“I can’t live like this anymore!” – said my two-year-old from her crib.
It was one of those moments when my eyes got wide and my mouth literally fell open like a cartoon. My mind raced back through the past three minutes. What had I done to make my toddler suddenly feel the emotions of a thirteen-year-old ready to run away from home? Then it clicked. She was smiling and looking at me like this was a game. She was pretending. . . and that was a line from Frozen.
Writing Your Family’s Story
When I was fourteen, I ran away. I wasn’t planning to—my mom made me.
I simply walked outside after we had a fight, and she followed. I walked faster and so did she. I ran. She ran. The faster she came after me, the harder and faster I ran away. My mom is actually one of the fastest runners I know, so it didn’t take me long to figure out I was going to have to do some ducking and weaving. I finally eluded her by hiding behind a sign. I still remember looking out from behind that sign, watching my mom search for me. I didn’t know where to go. I hadn’t planned on leaving, but really, what choice did I have? She made me run.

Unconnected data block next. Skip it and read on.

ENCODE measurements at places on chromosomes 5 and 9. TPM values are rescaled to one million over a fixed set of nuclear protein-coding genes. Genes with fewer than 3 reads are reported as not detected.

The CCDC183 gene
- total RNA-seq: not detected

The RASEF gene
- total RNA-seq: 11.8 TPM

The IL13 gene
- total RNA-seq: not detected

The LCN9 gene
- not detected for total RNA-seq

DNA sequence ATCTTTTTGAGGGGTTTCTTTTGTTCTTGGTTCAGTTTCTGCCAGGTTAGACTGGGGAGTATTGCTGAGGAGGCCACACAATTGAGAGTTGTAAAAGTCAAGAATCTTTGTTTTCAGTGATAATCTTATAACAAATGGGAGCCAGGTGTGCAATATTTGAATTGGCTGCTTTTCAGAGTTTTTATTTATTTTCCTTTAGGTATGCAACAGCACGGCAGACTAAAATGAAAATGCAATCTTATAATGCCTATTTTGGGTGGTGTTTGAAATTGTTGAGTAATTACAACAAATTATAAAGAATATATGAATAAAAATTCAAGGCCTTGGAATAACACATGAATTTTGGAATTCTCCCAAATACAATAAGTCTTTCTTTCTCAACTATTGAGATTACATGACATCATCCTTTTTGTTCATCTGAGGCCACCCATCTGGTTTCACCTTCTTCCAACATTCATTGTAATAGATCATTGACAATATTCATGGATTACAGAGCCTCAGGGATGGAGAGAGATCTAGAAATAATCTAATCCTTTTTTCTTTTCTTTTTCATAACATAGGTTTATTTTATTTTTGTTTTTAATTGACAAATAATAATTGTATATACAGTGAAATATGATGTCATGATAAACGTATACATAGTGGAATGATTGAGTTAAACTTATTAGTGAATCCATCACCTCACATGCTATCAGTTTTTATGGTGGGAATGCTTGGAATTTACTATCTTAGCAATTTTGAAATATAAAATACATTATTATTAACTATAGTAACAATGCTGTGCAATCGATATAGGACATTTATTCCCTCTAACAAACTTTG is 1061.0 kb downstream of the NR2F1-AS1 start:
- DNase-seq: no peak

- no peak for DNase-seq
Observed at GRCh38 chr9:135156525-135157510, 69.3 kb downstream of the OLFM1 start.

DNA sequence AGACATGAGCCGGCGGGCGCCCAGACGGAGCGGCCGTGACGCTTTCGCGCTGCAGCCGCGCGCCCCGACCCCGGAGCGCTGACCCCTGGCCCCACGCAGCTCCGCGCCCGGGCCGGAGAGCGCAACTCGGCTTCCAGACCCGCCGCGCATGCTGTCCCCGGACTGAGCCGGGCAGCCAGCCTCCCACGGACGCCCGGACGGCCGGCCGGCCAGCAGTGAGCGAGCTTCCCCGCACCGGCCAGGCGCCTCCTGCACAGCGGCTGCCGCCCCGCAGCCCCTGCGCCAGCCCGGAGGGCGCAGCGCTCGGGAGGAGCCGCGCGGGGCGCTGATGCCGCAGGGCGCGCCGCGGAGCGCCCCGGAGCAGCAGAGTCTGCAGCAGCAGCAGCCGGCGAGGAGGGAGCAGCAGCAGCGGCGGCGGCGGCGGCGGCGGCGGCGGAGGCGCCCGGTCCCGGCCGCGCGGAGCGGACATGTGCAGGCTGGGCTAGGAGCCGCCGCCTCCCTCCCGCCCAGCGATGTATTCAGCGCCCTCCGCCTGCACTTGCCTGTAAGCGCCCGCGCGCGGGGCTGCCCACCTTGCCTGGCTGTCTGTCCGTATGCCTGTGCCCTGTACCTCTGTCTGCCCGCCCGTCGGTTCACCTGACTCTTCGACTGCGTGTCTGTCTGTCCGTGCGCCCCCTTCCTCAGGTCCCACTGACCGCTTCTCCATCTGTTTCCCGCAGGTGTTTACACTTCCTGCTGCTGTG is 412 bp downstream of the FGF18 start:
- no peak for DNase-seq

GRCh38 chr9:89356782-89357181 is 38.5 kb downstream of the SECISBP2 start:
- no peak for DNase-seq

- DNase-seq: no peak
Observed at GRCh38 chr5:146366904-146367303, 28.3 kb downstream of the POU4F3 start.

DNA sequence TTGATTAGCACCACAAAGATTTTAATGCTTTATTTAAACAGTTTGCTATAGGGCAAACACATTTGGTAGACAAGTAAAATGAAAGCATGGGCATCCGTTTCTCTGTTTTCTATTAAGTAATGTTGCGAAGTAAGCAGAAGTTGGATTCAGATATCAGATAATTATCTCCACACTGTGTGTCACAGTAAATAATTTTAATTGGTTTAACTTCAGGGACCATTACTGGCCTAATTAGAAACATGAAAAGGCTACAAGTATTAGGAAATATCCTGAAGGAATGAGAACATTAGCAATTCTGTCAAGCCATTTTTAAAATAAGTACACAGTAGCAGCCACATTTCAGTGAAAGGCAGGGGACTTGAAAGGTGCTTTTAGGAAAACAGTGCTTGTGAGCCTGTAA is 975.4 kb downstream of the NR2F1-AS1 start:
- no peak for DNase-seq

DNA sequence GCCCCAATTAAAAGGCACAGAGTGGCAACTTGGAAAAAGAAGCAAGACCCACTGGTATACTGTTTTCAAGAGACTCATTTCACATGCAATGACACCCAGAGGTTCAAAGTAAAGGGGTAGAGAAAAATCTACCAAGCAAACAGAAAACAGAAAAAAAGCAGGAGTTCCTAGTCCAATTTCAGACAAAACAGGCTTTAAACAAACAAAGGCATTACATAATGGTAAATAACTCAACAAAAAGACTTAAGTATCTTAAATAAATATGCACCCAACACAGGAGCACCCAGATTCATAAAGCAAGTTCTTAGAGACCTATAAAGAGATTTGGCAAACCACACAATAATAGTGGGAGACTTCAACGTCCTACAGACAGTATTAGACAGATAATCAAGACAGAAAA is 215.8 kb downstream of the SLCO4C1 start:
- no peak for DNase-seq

This past January I grieved alongside my sister the loss of my niece, our deeply loved little girl who was put into a body not meant for this world. Losing a child isn’t something that we talk about often because, really, what is there to say?
When you lose a baby before they ever really come into your home, you don’t have a memory to go back to. You can’t talk about their life well lived. You can’t share stories about who they were.
I recently stumbled across Jason Good’s 46 Reasons My Three-Year-Old Might Be Freaking Out.The first thing I thought when I read the list was how much I wanted to share it with anyone I know who has a preschooler. Because let’s be honest, this is exactly what it’s like to live with a three-year-old.
The next thing I thought was (and I’m not sure why), “I wonder what this list sounds like for the parent of a middle schooler?” Since three-year-olds and eleven-year-olds have a few similarities, I texted a few of my friends who spend a lot of time around middle schoolers, and we pulled together this follow-up list.